Ted Cruz said Saturday that the Confederate flag flying in front of their statehouse is “a question for South Carolina” to decide.
He is not alone. Marco Rubio said the same: “This is an issue that they should debate and work through and not have a bunch of outsiders going in and telling them what to do.” Scott Walker and Carly Fiorina also feel it is an issue for South Carolina alone to decide.
Funny. I seem to recall South Carolina trying to decide that issue in 1861, when on April 12 they opened fire on Fort Sumter, inaugurating the Civil War.
Also, as I recall, they lost. The flag they waved at the end was white.
That should have been an end to that affair.
By the vote of an all-white legislature, a Confederate flag was raised once again above the South Carolina statehouse in 1962. In 2000, another vote removed it, and placed a square battle flag – oddly, the battle flag of the Army of Northern Virginia – over a monument to Confederate dead. This is the flag that is, in the wake of the Charleston massacre, the point of contention between Democrats and Republicans.
The flag chosen was not the national colors of the Confederacy – or even of South Carolina – though it did form a component of the second (1863) and third (1865) national flag.
It may have been raised in 1962 because that year was during the Civil War Centennial. It may also have been a reactionary white racist response to the Civil Rights Movement. Opinions differ. Perhaps both accounts are true.
The point is this: there is no long, unbroken tradition of this flag flying in the vicinity of the statehouse since the Civil War.
It is not even a South Carolina flag, nor the Confederacy’s national flag. There is nothing special about it even for descendants of Confederate soldiers unless their ancestors served in the Army of northern Virginia.
In other words, it is a peculiar way of honoring South Carolina’s Civil War dead and likely one that would not have been understood by the Civil War generation.
Ted Cruz ignores all this. Cruz wants us to believe he is a reasonable man, the voice of impartiality, a claim he threw away when he claimed Democrats were using the flag as a “wedge” issue:
I understand the passions that this debate evokes on both sides. Both those who see a history of racial oppression and a history of slavery, which is the original sin of our nation, and we fought a bloody civil war to expunge that sin.
But I also understand those who want to remember the sacrifices of their ancestors and the traditions of their states, not the racial oppression, but the historical traditions, and I think often this issue is used as a wedge to try to divide people.
NAACP President Cornell Brooks admits there are different viewpoints here, but he has a different answer: “Yes, there may be multiple sides to this debate, but clearly we all have to be on the side of those who lost their lives in a church.”
According to Cruz, however, “the last thing they need is people from outside the state coming in and dictating how they should resolve that issue.”
That’s funny. Last time – I’m talking 1861 again – South Carolina needed all kinds of help. The Confederate march, “The Bonnie Blue Flag” tells us (third and fourth verses below),
First gallant South Carolina nobly made the stand
Then came Alabama and took her by the hand
Next, quickly Mississippi, Georgia, and Florida
All raised on high the Bonnie Blue Flag that bears a single star.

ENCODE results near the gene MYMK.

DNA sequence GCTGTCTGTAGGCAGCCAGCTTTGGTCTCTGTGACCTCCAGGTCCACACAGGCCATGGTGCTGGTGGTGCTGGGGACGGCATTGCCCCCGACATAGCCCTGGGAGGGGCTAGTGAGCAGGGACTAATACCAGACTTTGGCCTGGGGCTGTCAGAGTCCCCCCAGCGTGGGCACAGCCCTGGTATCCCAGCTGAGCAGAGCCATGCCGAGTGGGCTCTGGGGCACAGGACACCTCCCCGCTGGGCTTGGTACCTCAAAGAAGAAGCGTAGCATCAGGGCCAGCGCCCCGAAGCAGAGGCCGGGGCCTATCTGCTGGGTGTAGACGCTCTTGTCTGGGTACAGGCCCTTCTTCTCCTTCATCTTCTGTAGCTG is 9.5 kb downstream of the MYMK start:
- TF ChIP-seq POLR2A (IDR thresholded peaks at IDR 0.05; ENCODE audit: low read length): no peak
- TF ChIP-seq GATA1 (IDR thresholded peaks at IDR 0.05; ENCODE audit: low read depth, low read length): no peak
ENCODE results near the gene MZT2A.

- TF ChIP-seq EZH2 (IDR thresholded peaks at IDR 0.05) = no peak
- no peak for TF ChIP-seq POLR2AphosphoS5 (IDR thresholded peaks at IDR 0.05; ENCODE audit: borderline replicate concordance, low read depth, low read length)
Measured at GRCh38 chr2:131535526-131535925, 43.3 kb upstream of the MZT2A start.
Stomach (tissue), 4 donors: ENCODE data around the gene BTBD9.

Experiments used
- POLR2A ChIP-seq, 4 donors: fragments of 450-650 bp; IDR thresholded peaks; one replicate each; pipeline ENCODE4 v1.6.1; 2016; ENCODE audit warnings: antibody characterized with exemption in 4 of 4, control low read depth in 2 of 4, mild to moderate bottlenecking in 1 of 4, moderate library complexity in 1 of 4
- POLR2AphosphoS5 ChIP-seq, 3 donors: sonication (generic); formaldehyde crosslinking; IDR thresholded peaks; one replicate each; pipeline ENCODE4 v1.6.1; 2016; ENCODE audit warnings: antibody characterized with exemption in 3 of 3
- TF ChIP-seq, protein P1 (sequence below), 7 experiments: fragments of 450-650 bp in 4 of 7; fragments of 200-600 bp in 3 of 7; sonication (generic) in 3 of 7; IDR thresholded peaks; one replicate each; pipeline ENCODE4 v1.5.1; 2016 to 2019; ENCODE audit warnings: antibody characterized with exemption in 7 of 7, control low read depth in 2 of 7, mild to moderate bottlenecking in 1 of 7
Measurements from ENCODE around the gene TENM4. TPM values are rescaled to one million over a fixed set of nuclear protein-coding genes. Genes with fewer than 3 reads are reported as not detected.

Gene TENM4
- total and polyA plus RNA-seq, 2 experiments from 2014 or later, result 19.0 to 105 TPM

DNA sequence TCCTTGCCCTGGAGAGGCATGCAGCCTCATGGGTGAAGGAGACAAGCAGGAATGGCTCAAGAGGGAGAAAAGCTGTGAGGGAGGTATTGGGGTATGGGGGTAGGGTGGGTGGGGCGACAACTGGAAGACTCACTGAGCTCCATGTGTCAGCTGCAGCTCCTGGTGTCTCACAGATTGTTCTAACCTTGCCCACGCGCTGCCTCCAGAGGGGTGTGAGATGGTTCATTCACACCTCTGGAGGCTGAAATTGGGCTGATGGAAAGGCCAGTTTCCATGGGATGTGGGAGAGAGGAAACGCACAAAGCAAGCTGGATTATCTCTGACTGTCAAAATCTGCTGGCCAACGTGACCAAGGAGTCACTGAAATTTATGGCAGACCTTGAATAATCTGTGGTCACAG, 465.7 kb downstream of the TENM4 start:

Ye men of valor gather round the banner of the right
Texas and fair Louisiana join us in the fight
Davis, our loved President, and Stephens statesmen rare
Now rally round the Bonnie Blue Flag that bears a single star.
Never mind that the song’s writer, Harry McCarthy, got the order of secession wrong in the third verse. The point to be made is that South Carolina had ten other states siding with it, rather than leaving it to South Carolina to decide alone. People from outside certainly did have a say in 1861.
In response, other states, known as the Union – twenty free states and five border states – stood up to oppose the Confederacy’s defense of slavery. We all – the entire nation – helped South Carolina with its “flag” issue.
It was very much a national affair then, and it is very much a national affair now. The wedge issue then as now is racism, and the rebel flag represents that wedge.
The Army of Northern Virginia’s battle flag is not the American flag. It is the flag of traitors. Of traitors whose cause was lost a century-and-a-half ago. It has no business flying over any state capitol.
Ted Cruz is wrong when he says this is South Carolina’s affair only and there is an answer to him: The NAACP has a long-standing boycott in place due to the flag. Brooks points out that,
“One of the ways we can bring that flag down is by writing to companies, engaging companies that are thinking about doing business in South Carolina, speaking to the governor, speaking to the legislature and saying the flag has to come down.”
If we, as a Nation, can make the State of Indiana stand up and take notice, as we did in the case of their RFRA directed at gays, we can certainly have the same effect on South Carolina for flying a symbol of hatred directed at blacks.
Hrafnkell Haraldsson, a social liberal with leanings toward centrist politics has degrees in history and philosophy. His interests include, besides history and philosophy, human rights issues, freedom of choice, religion, and the precarious dichotomy of freedom of speech and intolerance. He brings a slightly different perspective to his writing, being that he is neither a follower of an Abrahamic faith nor an atheist but a polytheist, a modern-day Heathen who follows the customs and traditions of his Norse ancestors. He maintains his own blog, A Heathen’s Day, which deals with Heathen and Pagan matters, and Mos Maiorum Foundation www.mosmaiorum.org, dedicated to ethnic religion. He has also contributed to NewsJunkiePost, GodsOwnParty and Pagan+Politics.